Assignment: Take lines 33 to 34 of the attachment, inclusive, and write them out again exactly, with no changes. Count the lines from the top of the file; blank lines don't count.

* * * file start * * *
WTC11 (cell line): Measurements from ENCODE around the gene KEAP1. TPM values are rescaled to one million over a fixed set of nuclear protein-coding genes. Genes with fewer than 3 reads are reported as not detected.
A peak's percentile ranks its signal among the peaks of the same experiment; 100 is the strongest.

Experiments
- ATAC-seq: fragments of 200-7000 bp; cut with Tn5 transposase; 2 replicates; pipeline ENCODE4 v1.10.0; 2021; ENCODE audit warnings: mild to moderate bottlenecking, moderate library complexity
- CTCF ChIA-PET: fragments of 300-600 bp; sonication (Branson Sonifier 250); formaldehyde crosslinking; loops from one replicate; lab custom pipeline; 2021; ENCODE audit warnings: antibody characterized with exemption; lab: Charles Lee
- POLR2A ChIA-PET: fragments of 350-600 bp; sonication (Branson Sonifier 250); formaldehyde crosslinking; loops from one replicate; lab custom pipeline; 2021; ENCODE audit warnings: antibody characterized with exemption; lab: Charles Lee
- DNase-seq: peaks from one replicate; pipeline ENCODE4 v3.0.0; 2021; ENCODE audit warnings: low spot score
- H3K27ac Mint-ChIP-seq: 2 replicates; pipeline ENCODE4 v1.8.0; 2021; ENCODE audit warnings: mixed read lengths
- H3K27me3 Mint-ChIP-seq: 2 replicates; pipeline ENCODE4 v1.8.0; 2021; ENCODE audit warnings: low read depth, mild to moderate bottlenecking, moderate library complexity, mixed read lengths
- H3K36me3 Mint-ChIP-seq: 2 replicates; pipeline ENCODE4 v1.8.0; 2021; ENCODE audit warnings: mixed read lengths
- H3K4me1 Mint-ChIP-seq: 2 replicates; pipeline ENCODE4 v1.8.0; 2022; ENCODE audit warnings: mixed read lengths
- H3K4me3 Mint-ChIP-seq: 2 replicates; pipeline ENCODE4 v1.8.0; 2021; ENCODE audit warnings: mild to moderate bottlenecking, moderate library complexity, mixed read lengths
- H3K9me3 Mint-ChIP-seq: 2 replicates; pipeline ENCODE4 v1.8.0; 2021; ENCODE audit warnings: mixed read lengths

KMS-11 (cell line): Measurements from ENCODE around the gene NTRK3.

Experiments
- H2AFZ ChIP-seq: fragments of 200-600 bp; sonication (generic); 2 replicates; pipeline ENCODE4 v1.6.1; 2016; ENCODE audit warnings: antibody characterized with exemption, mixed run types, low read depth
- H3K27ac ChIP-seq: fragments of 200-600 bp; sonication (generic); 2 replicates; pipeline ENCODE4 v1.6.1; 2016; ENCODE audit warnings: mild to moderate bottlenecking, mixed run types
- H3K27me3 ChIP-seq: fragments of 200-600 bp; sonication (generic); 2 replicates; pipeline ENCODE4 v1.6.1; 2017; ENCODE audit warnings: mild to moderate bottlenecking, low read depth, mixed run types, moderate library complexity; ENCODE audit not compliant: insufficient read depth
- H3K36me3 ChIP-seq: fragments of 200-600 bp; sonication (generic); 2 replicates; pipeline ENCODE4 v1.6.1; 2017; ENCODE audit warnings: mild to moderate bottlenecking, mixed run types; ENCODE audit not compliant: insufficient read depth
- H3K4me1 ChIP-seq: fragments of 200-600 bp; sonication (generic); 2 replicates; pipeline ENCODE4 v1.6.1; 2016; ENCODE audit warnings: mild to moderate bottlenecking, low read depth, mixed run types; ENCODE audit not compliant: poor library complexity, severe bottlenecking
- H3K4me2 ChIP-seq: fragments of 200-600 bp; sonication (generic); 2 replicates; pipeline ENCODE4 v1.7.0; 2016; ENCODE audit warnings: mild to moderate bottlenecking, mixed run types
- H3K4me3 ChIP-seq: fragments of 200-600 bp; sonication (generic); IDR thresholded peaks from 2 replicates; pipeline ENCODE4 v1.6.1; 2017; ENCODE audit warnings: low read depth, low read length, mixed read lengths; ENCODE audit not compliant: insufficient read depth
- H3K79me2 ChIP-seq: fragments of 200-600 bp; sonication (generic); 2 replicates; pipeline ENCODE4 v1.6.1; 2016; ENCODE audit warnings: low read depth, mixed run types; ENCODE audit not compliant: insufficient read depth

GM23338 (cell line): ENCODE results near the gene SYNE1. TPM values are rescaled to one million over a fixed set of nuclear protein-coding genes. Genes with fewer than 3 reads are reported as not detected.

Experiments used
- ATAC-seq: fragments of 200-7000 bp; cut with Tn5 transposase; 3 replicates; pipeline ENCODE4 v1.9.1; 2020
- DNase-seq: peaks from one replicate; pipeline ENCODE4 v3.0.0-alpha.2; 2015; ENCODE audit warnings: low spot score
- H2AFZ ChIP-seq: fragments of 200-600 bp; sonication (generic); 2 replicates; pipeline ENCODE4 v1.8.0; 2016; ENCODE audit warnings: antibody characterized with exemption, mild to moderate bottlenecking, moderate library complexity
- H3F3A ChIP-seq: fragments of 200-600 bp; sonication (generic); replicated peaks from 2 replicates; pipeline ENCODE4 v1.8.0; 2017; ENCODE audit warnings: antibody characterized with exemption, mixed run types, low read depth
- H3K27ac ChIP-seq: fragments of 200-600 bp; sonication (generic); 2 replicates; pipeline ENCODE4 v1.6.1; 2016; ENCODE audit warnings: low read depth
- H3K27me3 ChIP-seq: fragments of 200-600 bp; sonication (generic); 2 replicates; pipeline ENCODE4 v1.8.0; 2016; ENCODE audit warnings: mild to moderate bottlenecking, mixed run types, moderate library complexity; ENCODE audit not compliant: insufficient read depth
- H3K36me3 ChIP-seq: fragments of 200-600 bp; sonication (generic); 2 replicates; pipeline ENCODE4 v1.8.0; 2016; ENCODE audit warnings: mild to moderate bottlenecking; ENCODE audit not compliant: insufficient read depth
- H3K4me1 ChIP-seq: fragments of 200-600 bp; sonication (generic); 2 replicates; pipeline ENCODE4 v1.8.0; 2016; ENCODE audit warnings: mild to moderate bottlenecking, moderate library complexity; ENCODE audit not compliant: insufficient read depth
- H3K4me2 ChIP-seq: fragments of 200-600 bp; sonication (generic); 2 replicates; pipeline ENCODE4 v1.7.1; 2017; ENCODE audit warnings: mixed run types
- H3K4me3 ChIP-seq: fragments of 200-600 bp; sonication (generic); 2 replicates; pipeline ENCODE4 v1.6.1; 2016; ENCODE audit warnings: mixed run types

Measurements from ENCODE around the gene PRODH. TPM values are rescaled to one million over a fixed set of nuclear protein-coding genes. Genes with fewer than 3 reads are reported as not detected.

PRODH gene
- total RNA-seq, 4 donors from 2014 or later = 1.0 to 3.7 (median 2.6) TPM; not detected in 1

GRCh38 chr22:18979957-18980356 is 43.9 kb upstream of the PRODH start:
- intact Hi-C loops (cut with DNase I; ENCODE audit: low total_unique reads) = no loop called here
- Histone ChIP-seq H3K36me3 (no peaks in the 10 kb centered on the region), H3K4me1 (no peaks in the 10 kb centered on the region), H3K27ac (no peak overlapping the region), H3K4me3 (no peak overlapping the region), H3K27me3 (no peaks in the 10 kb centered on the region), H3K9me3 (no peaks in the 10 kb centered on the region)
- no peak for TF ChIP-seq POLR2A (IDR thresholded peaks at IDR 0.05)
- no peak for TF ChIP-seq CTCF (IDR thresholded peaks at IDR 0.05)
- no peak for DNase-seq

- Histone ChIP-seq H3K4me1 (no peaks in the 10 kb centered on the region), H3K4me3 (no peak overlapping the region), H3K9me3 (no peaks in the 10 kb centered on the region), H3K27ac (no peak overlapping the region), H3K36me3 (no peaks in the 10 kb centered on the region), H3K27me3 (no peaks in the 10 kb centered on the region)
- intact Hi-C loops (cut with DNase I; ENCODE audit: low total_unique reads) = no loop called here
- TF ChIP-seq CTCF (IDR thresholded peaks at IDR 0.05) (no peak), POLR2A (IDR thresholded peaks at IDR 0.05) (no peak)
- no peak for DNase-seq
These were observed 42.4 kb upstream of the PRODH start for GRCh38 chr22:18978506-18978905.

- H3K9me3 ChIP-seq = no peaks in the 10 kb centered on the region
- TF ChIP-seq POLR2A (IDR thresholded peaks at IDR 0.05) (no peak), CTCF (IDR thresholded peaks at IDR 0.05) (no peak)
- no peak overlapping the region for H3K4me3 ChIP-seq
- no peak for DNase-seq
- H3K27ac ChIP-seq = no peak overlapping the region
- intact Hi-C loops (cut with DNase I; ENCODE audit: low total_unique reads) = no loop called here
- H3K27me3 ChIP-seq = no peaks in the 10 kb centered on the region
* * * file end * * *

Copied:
- H3K4me1 ChIP-seq: fragments of 200-600 bp; sonication (generic); 2 replicates; pipeline ENCODE4 v1.8.0; 2016; ENCODE audit warnings: mild to moderate bottlenecking, moderate library complexity; ENCODE audit not compliant: insufficient read depth
- H3K4me2 ChIP-seq: fragments of 200-600 bp; sonication (generic); 2 replicates; pipeline ENCODE4 v1.7.1; 2017; ENCODE audit warnings: mixed run types